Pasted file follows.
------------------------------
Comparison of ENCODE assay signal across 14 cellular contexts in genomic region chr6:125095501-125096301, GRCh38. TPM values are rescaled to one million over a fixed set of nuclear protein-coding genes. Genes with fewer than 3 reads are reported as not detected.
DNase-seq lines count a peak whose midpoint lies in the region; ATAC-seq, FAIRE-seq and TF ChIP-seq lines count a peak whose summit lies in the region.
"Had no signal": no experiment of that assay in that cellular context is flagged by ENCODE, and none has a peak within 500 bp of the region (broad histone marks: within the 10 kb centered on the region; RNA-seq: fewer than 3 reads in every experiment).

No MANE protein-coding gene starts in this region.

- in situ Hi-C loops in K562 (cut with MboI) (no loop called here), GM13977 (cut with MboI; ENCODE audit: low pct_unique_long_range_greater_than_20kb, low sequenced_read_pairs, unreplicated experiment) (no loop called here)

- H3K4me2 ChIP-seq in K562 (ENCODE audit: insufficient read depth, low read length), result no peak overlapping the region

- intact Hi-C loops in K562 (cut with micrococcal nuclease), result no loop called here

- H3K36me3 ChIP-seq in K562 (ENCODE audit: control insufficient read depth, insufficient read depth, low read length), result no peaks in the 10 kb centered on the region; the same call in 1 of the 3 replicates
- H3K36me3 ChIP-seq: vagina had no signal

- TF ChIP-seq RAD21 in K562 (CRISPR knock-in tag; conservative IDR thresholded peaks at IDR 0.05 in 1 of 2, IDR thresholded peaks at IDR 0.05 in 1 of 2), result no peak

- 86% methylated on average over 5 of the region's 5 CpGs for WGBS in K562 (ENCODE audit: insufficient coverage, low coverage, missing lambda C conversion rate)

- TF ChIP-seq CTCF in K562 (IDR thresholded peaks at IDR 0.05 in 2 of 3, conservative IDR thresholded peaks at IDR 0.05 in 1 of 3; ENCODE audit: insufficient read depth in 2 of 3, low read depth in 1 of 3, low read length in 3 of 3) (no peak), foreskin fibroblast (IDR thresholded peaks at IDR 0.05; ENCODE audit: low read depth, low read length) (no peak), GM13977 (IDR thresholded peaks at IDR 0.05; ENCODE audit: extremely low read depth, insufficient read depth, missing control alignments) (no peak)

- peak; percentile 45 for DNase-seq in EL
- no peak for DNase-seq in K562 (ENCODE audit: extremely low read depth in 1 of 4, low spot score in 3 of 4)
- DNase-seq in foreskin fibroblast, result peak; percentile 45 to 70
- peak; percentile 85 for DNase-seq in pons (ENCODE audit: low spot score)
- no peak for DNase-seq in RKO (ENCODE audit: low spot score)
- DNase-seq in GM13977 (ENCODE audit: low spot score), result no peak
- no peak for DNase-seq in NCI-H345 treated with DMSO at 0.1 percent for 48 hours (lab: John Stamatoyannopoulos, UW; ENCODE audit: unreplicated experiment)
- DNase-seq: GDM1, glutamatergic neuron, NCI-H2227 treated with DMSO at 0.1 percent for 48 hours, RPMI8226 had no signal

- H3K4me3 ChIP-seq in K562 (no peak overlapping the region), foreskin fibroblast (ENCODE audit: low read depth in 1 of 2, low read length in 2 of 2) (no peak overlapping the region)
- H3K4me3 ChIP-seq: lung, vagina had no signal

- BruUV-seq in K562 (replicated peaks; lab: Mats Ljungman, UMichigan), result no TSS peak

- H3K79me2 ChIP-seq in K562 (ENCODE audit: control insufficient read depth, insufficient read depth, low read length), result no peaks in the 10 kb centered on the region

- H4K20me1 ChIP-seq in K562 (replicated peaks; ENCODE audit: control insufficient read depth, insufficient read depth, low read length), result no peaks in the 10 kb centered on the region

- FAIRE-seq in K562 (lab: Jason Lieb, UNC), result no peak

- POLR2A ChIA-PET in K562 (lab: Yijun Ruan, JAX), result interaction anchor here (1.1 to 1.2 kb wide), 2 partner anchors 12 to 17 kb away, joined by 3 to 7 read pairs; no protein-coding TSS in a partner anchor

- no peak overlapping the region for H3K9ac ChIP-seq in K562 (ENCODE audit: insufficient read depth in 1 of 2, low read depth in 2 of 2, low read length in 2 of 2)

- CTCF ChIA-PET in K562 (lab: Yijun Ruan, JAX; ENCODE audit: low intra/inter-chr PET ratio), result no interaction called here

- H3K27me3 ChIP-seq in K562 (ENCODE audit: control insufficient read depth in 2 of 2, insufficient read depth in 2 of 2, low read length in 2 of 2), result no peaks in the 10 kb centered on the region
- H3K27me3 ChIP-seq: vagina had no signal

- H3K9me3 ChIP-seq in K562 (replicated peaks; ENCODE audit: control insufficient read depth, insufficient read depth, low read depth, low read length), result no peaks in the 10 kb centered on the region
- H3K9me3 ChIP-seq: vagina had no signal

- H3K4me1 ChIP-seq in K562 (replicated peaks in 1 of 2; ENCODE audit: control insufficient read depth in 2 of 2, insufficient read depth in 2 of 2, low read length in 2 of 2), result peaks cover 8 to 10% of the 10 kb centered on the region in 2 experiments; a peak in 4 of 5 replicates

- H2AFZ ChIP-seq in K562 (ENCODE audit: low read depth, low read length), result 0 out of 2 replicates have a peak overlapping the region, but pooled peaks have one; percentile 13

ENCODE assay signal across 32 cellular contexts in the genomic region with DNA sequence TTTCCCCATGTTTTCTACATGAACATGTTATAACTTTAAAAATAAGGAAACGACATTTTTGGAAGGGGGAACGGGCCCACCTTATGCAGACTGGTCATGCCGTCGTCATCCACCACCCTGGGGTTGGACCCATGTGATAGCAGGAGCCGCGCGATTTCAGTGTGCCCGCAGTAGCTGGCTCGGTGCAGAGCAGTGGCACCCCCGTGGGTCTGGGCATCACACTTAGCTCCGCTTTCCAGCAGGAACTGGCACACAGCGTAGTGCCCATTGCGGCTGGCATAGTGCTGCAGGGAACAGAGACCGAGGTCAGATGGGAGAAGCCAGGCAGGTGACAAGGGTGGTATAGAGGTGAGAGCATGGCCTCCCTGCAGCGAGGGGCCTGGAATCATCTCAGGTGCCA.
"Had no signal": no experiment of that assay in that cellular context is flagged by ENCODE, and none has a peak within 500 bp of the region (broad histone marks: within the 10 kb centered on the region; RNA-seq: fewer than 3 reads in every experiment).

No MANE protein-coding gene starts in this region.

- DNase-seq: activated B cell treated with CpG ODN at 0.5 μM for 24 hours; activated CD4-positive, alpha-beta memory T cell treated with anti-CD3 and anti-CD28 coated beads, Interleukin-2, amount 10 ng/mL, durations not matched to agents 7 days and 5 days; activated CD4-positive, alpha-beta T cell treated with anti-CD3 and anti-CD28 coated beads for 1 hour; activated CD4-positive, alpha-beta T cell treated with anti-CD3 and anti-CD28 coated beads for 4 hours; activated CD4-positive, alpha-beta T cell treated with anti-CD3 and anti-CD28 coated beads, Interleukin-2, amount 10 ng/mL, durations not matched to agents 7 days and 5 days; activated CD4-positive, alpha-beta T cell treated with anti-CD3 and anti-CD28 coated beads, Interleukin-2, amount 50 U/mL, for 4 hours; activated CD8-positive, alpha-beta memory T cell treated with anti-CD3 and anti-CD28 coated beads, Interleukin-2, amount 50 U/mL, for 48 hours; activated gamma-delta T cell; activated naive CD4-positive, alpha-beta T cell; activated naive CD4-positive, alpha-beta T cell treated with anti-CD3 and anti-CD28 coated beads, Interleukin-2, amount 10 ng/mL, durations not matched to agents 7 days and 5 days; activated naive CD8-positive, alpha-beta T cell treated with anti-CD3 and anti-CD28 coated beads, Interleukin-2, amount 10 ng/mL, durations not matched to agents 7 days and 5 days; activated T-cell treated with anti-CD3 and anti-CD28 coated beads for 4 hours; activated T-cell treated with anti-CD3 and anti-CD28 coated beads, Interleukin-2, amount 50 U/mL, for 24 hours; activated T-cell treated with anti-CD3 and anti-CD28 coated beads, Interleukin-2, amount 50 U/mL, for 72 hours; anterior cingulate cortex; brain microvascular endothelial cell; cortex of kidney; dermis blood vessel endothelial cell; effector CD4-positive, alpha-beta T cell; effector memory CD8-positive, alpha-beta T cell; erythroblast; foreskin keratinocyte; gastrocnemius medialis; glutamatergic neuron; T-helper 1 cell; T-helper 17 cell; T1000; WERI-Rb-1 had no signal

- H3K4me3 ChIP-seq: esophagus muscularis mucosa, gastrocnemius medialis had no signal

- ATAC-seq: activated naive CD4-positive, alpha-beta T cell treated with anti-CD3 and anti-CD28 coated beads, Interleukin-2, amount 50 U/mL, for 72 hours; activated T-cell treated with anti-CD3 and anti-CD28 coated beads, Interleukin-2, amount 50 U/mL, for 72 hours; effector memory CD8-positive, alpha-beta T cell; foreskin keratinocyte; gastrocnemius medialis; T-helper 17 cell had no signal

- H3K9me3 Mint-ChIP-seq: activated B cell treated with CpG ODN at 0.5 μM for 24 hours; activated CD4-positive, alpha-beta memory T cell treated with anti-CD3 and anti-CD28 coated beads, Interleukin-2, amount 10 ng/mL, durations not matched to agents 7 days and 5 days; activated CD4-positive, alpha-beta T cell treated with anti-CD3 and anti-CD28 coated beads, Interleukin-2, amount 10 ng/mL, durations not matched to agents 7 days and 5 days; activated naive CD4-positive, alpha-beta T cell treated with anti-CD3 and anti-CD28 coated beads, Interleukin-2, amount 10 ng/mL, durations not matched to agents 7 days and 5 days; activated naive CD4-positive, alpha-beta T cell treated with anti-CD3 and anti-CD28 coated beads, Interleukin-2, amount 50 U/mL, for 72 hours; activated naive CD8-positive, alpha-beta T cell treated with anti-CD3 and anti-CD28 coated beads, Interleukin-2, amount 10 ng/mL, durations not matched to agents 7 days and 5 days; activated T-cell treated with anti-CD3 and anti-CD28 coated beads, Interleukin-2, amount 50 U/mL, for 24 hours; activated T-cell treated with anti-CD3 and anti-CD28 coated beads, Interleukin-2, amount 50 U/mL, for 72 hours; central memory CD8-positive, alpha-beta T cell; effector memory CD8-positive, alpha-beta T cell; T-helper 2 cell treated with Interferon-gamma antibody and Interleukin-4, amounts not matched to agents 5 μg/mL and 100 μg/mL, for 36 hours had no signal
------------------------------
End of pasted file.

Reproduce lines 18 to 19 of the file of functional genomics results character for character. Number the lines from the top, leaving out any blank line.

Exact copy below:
- DNase-seq in GM13977 (ENCODE audit: low spot score), result no peak
- no peak for DNase-seq in NCI-H345 treated with DMSO at 0.1 percent for 48 hours (lab: John Stamatoyannopoulos, UW; ENCODE audit: unreplicated experiment)